Road To Growth

Road To Growth

A potential developer could put homes on lots half the size of those previously allowed and build around a proposed indirect connection from Rolling Hills Drive to Crossover Road under measures the Fayetteville City Council approved May 1.

The council voted 5-3 to rezone about 23 wooded acres east of Rolling Hills Drive and Old Missouri Road. The land would remain a residential zoning district. However, minimum lot size for a single-family home would be 4,000 square feet, as opposed to 8,000 square feet previously.

Also, density is higher under the new zoning, with up to 10 units per acre allowed. The former residential zoning allowed up to four units per acre.

In a separate vote, the council unanimously supported downgrading Rolling Hills’ classification on the overall street plan from an arterial to a collector street. Arterial streets are thoroughfares that connect one part of a town to another, possibly with four lanes of traffic. The new collector street classification will keep Rolling Hills as a two-lane road.

That same vote also changed slightly a previously established proposed connection on the city’s overall street plan. The new line on the map shows Rolling Hills extending east from the dead-end intersection with Old Missouri Road over to Oak Bailey Drive. Drivers seeking to get onto Crossover Road could do so via Old Wire Road. A previous connection on the map, which has been part of the city’s street plan for two decades, made the route a straight shot from Rolling Hills to Crossover Road.

A neighborhood-led campaign opposing the rezoning and the street connection emerged around the end of last year. The Planning Commission first took up the rezoning in January, with the street classification in March.

Neighbors donned T-shirts and placed signs in their yards saying, “Keep our streets small and our trees tall.” Hundreds of emails and letters were written to City Hall. People packed a Town Hall in February at Rolling Hills Baptist Church. A sizable portion of that crowd attended subsequent public meetings on the subject.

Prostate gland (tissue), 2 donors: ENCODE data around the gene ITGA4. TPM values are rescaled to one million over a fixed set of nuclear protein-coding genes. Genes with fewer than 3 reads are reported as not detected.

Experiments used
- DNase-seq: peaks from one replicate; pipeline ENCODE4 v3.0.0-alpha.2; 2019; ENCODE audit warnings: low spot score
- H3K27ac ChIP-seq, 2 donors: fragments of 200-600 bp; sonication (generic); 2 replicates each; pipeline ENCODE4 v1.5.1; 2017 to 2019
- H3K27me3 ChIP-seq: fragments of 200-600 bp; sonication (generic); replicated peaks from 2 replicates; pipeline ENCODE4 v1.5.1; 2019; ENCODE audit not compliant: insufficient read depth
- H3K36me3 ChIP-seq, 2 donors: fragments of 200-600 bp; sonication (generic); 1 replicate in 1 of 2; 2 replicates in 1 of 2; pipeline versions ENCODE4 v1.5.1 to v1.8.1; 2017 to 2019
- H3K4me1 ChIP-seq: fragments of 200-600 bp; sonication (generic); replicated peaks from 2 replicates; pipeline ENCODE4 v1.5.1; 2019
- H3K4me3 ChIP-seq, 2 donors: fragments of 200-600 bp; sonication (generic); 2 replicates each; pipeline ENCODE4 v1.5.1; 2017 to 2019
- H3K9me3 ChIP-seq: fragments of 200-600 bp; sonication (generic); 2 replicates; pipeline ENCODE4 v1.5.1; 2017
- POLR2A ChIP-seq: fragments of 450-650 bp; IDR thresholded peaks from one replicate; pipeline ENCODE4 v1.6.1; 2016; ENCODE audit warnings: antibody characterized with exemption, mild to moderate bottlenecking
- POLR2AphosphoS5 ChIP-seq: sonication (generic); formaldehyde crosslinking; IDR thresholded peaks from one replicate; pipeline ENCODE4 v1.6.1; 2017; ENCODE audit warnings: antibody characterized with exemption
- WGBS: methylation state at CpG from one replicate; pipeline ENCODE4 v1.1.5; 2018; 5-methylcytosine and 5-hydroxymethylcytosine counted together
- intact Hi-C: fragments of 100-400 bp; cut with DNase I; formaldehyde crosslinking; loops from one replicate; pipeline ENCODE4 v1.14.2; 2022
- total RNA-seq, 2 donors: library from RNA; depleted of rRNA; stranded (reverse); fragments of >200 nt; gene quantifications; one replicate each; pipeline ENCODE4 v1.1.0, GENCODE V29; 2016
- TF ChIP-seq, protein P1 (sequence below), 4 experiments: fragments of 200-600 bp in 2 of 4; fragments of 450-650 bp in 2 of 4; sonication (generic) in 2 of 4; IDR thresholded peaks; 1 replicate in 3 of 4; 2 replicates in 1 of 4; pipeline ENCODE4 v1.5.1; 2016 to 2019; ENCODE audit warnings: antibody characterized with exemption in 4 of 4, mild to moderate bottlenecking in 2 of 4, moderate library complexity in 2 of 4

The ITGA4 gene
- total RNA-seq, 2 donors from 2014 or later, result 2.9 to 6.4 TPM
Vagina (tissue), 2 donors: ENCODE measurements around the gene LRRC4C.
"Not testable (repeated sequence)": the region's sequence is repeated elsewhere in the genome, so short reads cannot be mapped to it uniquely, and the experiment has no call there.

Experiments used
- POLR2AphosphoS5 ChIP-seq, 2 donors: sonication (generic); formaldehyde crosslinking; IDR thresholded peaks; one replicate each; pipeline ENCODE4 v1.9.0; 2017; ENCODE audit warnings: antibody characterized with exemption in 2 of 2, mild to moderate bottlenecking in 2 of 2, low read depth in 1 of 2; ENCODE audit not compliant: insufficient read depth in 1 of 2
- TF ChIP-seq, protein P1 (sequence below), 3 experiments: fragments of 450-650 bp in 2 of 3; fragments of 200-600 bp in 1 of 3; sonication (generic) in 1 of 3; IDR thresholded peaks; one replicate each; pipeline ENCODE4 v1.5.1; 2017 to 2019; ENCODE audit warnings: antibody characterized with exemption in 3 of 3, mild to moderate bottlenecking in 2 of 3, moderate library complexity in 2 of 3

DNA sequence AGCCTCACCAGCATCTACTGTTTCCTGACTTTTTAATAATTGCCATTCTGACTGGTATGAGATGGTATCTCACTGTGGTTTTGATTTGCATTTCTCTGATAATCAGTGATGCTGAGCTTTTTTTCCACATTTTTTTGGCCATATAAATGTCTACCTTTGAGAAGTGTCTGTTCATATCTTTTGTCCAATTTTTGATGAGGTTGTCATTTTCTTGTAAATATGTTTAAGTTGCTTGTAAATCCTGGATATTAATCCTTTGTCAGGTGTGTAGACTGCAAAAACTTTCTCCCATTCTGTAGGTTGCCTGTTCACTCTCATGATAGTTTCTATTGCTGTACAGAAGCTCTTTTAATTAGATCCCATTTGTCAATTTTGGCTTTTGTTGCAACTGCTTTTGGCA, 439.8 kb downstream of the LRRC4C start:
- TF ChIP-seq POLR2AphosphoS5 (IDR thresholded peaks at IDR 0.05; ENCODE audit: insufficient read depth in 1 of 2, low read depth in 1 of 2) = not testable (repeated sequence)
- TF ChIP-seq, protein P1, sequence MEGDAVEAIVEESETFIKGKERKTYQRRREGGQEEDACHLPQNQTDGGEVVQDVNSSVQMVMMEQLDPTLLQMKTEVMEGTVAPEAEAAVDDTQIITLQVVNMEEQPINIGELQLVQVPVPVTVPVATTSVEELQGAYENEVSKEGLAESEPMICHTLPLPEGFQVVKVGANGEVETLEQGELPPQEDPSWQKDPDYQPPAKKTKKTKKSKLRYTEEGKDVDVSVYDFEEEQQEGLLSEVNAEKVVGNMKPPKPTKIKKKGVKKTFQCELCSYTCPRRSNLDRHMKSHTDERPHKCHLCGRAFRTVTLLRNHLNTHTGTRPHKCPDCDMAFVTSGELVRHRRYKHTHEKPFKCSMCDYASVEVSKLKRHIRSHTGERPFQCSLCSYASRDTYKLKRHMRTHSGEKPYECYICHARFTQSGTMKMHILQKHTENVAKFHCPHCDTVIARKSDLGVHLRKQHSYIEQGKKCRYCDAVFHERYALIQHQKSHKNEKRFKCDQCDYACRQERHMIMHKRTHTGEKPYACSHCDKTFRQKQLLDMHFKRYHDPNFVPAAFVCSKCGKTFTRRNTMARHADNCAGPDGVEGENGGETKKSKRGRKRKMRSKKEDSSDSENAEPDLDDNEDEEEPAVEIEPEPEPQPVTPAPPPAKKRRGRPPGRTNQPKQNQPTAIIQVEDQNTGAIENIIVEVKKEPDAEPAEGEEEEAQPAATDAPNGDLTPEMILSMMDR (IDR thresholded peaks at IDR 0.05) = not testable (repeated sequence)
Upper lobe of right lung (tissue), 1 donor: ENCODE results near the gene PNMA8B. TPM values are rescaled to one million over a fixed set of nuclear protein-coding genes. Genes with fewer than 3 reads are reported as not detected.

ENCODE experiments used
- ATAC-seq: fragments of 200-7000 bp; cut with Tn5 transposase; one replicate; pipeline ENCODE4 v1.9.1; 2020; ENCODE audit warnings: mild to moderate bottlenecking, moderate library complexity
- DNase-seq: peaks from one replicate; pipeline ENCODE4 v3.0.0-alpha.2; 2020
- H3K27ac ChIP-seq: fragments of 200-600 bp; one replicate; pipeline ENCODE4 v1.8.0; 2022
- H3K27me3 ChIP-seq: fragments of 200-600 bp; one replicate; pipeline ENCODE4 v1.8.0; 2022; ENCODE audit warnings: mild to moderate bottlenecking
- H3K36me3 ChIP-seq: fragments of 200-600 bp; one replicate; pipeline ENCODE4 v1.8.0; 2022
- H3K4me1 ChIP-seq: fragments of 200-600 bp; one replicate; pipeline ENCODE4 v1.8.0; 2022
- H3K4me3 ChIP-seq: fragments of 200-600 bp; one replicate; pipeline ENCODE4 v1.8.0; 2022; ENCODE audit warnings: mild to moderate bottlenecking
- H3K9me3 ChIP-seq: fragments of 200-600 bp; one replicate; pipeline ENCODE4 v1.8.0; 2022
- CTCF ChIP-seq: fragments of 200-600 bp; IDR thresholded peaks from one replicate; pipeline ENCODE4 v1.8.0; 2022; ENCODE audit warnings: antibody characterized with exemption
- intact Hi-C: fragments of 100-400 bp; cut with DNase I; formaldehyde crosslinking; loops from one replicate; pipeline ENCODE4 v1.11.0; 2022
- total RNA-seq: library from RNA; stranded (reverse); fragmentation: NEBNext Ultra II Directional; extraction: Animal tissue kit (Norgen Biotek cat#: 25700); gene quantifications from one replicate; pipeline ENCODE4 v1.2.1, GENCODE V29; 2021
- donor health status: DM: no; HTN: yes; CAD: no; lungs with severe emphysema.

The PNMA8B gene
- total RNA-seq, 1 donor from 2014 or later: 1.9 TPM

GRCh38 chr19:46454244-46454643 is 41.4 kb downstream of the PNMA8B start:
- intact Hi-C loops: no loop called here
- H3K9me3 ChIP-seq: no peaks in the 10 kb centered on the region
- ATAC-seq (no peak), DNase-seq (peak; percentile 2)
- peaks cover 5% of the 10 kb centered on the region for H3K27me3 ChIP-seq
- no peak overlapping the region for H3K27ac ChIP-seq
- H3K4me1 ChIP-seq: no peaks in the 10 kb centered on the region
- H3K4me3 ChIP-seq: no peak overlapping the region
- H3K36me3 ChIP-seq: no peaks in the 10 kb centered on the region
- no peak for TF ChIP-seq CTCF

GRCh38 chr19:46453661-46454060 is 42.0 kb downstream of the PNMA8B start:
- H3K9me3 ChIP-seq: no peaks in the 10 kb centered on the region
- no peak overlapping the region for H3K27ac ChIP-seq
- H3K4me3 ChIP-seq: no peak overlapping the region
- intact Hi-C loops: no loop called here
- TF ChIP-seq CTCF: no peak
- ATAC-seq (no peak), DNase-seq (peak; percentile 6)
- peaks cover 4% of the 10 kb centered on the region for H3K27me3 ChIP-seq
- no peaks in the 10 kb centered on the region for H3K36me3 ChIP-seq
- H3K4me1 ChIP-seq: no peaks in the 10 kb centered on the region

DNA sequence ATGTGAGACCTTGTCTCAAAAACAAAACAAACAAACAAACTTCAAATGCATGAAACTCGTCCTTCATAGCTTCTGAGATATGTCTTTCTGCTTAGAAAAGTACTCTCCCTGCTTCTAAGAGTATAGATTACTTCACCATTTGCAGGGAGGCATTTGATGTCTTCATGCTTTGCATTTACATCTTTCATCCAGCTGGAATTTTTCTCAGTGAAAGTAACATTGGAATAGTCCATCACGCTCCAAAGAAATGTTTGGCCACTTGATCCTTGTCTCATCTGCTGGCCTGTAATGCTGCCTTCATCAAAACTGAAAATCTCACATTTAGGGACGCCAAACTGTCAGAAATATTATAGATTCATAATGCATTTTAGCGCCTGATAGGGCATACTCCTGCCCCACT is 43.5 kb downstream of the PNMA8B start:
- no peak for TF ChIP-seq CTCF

Nicole Claesen, a leader of the effort, said May 1 she and other members of the community have established Friends of Fayetteville Forests to get an outdoor classroom established in the wooded area. Several who have spoken have expressed concerns over potential flooding and harm to wildlife and ecology as a result of possible development at the site.

Council Members Justin Tennant and Sarah Bunch, both of Ward 3, voted against the rezoning, as did Mark Kinion. Mayor Lioneld Jordan said he would have voted against it because of environmental reasons.

Council members who supported the rezoning said the new district will serve as one step above the previous residential zoning as far as intensity. Kyle Smith read minutes from a 1978 city meeting when the Huntingdon subdivision first was being developed in which residents then stressed similar concerns.

Residents who spoke May 1 supported downgrading Rolling Hills but wanted the connection removed from the street plan altogether.

The connection will serve as a way to guide development, City Planner Andrew Garner said. No money or resources would be dedicated to it, but its potential construction could help east-west connectivity in the city, he said.

Tennant said he had faith in the city staff, which recommended the plan.

“Plans do change and they should change,” Tennant said. “But you should have one.”


Other items

Fayetteville’s City Council met May 1 and approved:

• Rezoning about 56 acres owned by Jim and Judith Hazen at Rupple and Mount Comfort Roads, which would open the mostly agricultural area to development.

• Rezoning about 7 acres at 4550 N. Crossover Road to allow development of Keypoint Church.

• An ordinance allowing alcohol sales at bars starting at 7 a.m. Monday through Saturday.

Source: Staff Report

Categories: In The News